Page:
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University May Cut Free Student Transit

Kim Powell | Staff Writer | 03/23/2011 

Bemidji State University may cut ties with Paul Bunyan Transit in the coming months in order to save money.

“Right now, we pay about $38,000 per year for this service,” said Bill Maki, Vice President of Finance and Administration, “and the total number of students using it is not high relative to that cost.”

Two months ago, President Hanson released his Recalibration plan to lift BSU and NTC out of a $5 million deficit caused by the $6 billion state debt. In order to get out of the debt, Hanson is cutting programs, majors, faculty, and the Cedar Apartments. Paul Bunyan Transit is still under a lot of discussion at this point, though.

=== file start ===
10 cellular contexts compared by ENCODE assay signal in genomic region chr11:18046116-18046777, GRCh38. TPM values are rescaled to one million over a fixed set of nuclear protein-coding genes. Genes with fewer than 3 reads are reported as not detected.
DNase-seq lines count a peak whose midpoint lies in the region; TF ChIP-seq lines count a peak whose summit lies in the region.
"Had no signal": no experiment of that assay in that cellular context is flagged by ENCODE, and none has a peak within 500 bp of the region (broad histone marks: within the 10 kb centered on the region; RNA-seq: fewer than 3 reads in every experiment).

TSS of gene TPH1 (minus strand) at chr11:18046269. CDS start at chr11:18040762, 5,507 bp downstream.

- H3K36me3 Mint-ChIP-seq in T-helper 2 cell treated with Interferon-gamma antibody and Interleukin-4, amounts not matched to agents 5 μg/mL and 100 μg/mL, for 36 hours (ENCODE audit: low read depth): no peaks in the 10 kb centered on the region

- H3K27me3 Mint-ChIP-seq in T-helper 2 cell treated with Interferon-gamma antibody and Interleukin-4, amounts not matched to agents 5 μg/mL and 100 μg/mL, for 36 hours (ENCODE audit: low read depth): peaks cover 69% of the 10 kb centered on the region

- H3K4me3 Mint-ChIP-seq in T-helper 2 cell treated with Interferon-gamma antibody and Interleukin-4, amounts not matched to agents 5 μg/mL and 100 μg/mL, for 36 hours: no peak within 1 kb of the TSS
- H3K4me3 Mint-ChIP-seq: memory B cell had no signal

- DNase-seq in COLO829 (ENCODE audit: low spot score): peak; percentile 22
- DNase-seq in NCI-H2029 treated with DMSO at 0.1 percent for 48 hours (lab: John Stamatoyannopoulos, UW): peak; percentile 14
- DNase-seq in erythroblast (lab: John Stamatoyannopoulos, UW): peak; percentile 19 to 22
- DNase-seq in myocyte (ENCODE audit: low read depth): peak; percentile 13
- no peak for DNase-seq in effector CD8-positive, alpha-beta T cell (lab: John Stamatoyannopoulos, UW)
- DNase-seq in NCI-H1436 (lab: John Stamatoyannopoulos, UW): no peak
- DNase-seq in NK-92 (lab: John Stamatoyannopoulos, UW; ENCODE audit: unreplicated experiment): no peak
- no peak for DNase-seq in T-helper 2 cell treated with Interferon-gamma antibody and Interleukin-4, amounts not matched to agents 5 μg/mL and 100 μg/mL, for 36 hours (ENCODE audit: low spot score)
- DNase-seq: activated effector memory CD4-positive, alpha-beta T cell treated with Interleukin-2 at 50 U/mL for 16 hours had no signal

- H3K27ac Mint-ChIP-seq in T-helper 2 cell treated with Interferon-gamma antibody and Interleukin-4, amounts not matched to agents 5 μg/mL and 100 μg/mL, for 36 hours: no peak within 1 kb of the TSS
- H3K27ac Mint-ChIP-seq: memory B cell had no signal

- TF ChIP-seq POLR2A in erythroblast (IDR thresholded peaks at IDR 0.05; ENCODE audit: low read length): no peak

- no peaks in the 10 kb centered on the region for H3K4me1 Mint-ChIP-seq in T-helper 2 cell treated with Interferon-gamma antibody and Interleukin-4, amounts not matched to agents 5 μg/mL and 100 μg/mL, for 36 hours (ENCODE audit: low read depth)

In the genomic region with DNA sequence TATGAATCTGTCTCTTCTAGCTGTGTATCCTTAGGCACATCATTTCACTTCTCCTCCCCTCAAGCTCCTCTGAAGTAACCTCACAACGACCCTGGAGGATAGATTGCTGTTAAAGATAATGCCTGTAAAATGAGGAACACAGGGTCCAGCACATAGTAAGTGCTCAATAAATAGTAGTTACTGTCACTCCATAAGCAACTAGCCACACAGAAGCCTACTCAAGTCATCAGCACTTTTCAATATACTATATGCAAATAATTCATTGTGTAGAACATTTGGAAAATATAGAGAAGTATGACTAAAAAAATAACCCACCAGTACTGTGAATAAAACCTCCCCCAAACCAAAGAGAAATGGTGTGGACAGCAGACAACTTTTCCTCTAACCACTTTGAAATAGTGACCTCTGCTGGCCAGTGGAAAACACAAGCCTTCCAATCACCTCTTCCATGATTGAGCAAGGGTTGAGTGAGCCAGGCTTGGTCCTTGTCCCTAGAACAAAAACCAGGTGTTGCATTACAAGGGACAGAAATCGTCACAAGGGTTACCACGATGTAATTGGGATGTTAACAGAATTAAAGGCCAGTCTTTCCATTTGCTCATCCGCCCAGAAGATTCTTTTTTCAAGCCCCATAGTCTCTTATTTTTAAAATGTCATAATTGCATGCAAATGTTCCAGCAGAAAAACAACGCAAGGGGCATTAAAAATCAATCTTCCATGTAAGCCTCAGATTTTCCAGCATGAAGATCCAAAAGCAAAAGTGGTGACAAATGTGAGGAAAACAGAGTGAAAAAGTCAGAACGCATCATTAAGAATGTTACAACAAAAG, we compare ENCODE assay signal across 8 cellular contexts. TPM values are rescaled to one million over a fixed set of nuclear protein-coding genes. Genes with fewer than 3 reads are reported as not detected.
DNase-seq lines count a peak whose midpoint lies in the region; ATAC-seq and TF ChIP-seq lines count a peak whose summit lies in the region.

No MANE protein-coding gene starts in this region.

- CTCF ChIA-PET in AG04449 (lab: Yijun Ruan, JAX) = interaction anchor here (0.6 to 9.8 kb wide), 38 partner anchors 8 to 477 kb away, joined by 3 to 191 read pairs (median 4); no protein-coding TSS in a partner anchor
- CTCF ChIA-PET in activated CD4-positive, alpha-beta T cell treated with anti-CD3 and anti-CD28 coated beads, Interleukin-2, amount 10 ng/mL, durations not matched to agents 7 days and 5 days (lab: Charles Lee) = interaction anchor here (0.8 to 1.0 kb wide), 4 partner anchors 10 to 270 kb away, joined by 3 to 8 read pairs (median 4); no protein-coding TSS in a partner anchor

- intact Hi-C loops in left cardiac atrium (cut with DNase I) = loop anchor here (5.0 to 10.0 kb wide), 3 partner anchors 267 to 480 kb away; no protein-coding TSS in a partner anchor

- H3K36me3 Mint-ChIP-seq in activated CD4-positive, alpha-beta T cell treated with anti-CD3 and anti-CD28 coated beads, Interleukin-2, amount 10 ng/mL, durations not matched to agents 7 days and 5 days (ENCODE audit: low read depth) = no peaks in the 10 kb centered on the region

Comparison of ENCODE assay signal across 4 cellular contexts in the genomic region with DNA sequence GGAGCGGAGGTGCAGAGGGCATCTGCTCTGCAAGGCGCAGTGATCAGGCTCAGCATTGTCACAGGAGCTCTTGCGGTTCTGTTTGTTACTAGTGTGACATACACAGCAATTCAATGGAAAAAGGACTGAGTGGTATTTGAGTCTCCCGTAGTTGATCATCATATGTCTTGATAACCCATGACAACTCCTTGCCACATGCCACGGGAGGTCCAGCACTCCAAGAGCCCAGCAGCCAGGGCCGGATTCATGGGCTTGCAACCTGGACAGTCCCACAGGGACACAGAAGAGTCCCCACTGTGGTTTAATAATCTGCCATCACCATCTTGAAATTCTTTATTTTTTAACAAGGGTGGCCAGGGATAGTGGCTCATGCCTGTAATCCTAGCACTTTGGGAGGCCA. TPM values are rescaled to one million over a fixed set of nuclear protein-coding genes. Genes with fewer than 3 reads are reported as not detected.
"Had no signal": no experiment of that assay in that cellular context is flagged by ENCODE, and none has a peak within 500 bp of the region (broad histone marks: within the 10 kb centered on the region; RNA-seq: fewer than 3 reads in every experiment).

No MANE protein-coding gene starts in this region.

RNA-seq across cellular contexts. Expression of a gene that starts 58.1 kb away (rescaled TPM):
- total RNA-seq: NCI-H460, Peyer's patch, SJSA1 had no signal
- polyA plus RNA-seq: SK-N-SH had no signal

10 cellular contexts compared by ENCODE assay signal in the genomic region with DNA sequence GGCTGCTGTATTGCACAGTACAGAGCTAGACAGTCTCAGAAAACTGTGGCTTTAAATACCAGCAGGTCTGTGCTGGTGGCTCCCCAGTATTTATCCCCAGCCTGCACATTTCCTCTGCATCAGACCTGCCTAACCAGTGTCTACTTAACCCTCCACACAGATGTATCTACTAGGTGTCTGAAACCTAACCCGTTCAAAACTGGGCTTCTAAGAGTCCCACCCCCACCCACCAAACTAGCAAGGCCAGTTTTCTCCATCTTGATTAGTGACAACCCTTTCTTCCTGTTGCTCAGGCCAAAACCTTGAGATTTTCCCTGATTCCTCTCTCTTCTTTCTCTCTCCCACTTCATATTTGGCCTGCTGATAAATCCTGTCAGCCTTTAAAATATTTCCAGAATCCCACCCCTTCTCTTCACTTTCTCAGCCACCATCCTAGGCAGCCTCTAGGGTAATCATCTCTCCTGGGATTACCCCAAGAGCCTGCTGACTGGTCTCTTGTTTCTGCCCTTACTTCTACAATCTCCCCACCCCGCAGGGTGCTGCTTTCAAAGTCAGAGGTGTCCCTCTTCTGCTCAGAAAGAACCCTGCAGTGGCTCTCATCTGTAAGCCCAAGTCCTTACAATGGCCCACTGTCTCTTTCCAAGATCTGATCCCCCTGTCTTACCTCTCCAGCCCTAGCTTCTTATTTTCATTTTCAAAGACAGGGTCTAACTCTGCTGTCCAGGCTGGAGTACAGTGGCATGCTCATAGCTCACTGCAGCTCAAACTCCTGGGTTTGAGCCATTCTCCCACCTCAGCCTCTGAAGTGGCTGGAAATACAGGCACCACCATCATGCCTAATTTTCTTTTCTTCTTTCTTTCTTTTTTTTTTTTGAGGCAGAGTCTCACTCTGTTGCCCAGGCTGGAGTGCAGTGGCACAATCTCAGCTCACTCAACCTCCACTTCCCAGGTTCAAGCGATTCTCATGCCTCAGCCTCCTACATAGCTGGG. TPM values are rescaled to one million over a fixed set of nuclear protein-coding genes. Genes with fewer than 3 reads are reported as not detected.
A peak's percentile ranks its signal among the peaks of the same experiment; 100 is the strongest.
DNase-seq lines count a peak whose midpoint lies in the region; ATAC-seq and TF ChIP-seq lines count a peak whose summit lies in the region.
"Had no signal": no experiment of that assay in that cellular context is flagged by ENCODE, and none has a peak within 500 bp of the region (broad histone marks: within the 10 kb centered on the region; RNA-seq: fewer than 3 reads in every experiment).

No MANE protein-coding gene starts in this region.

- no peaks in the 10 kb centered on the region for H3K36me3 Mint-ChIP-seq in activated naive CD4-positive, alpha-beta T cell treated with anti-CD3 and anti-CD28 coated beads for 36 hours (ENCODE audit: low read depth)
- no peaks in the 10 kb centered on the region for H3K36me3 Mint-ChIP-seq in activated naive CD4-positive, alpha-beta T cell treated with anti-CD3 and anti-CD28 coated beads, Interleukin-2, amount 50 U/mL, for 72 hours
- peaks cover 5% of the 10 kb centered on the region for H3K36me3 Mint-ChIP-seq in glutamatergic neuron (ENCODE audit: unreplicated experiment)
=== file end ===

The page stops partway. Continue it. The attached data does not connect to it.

“Realizing that this service is extremely important to those who do use it,” said Maki, “we need to look to try to maintain that service at a lower cost.”
In the fall of 2010, new solar-paneled bus stops were built so student bus riders didn’t have to wait for the bus unsheltered.

“I expect we will still be able to utilize the bus stops with a new arrangement,” said Maki.

Maki is hopeful that something can be worked out between BSU/NTC and Paul Bunyan Transit. A meeting regarding the situation is being planned between Maki, BSU Student Association representatives, BSU/NTC administrative representatives, and Paul Bunyan Transit, according to Maki. The meeting is hoped to be held within the next month.